More importantly, I can go back to working on my fabulous flowchart in Visio.
About Caron Wills
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In XFCE, I just right-click on the panel where the windows button is, and select "move" which does exactly that. I used to do it in gnome, so I figure other desktops have that function for Linux folks. I'll keep the command in mind, but a right-click seems more efficient in this case.
J-P, on any machine using X11 you can usually just press the Alt key, grab a window and move it around. It also does not matter where you click on it to drag it around as long as Alt is pressed. I believe that an alternative is to use Spaces to re-position misbehaving windows on OS X.
I may be wrong, of course but from what I see Spaces behaves very much like Unity or Gnome for managing desktops and windows inside desktops.
Huh? Alt key? I tried every idea I could come up with, Alt doesn't allow me to move any window. Either I screwed something in my desktop (wouldn't be the first time), or I'm seriously lacking imagination.
Anyway, I'm happy with a right-click...
It really seams like Spaces could do the job, doesn't it? That's what I thought too...
When this question came through to us, I tried to replicate it first on Ubuntu 12.04. That's currently my "go-to" box. If it happens on the LTS of Ubuntu, we are in 'trouble' so to speak. I found the controls were very intuitive with Ubuntu and there were multiple ways to fix the problem. I almost believed the concern was minimal.
Then I turned to my MacBook Pro.
I'll illustrate what happens with Spaces. This is with a single monitor.
Microsoft Visio 2010 is stuck:
Here's Spaces open, I've made a second desktop:
Here's Spaces open and Visio 2010 is placed on the second desktop:
Here I am selecting the second desktop:
There's not a bit of pleading that allows one to adjust the window position with Spaces with a single monitor.
We also tried changing the resolution of the monitor and simply closing and opening Visio. We were hopeful for a simple solution.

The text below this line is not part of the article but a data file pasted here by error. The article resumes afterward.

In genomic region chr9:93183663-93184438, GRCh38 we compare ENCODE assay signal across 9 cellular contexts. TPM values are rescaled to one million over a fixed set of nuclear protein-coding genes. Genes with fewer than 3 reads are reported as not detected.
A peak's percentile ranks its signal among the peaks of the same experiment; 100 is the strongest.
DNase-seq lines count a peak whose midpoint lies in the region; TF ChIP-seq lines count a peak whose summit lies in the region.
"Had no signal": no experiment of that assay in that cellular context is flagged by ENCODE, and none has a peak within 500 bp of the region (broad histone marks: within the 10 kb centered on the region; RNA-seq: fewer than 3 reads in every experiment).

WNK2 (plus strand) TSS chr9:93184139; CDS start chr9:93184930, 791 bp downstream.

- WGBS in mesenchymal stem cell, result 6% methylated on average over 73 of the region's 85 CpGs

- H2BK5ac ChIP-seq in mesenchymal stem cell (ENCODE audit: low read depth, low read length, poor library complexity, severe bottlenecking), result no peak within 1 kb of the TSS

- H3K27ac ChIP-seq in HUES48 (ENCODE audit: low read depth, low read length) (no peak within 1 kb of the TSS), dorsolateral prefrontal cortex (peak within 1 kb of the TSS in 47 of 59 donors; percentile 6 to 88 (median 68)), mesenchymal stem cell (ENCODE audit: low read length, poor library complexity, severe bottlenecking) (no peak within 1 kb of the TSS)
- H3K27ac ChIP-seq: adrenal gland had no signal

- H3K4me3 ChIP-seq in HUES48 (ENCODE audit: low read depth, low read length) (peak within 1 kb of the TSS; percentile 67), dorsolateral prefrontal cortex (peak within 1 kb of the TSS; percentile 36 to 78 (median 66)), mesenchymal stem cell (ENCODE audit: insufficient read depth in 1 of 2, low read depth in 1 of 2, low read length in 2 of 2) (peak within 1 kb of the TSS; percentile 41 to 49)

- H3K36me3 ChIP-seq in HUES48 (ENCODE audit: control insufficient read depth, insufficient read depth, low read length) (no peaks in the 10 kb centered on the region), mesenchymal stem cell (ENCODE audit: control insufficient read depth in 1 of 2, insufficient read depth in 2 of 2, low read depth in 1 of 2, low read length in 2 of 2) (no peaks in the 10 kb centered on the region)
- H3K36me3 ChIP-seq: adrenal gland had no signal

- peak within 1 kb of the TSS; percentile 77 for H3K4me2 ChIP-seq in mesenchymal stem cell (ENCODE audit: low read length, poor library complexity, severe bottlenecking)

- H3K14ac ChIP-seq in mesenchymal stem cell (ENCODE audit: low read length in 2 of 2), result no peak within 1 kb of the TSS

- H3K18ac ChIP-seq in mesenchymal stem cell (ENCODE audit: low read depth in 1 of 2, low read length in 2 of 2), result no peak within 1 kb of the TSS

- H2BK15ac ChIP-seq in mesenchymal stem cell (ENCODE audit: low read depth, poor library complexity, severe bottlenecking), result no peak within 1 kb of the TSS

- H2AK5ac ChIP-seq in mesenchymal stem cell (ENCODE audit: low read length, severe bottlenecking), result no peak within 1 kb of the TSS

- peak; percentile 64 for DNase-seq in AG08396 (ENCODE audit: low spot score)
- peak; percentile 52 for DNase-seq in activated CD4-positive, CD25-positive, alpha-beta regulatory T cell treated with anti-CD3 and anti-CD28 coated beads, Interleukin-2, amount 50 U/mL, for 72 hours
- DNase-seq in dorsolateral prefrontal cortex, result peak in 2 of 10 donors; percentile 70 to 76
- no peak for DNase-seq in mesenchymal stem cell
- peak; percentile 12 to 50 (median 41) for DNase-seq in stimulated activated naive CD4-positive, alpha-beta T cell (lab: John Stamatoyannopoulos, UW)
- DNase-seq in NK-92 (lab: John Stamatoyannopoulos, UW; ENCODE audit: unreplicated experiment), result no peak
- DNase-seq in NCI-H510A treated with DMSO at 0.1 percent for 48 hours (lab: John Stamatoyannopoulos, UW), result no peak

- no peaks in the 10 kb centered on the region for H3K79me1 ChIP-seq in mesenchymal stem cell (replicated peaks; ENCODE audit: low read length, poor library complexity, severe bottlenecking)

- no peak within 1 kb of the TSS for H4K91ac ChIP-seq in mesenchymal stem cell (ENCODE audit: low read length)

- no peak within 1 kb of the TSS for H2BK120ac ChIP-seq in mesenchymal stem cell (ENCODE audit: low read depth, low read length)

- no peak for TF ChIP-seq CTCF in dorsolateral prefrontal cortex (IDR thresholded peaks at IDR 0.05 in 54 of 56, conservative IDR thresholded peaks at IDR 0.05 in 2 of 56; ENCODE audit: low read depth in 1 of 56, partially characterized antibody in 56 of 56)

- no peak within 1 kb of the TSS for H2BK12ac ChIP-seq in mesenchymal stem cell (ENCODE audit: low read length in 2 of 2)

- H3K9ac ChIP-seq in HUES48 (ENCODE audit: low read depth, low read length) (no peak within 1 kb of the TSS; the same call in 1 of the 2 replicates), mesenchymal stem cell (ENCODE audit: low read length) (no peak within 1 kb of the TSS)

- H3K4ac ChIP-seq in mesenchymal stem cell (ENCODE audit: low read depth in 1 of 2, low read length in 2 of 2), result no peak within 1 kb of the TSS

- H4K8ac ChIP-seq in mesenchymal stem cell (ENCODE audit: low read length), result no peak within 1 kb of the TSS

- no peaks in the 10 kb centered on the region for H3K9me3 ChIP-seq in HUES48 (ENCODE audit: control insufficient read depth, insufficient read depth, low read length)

That said, here's where it gets "tricky" and Spaces comes in handy...
If I plug in a second monitor and then open Spaces and then drag Visio 2010 to the second monitor, a more desirable Window position is reached and the problem is solved. I can try
to retain the broken window position in this scenario by holding down the command
key while I drag the application to my second monitor. For this scenario, the second monitor is more insistent about not losing applications and forces Visio 2010 into view just below the menu bar on the second screen.
I can also really
get Visio stuck by trying to drag it to the second monitor without Spaces by letting go in mid monitor change.
Using an additional monitor adds countless complexities to the position of application windows on the MacOS with and without CrossOver's involvement.
Beyond that, I don't know that everyone has an additional monitor to plug into their system.
I really like to have a view of other OS out there, as I can geek out on just about all tech. Strangely stuff like this only tends to confirm my choice of Linux, as Macs seem to have so many odd quirks that I couldn't bear. All systems have quirks, but those on OSX are just as bad to me as those of Windows. I can only imagine how a Mac would act if I had 4 screens on it like my Arch box. Like I said originally, this OSX issue is complicated. I find the word "tricky" to be a polite euphemism for a big ol' mess. No wonder this was announced as "Mac-centric".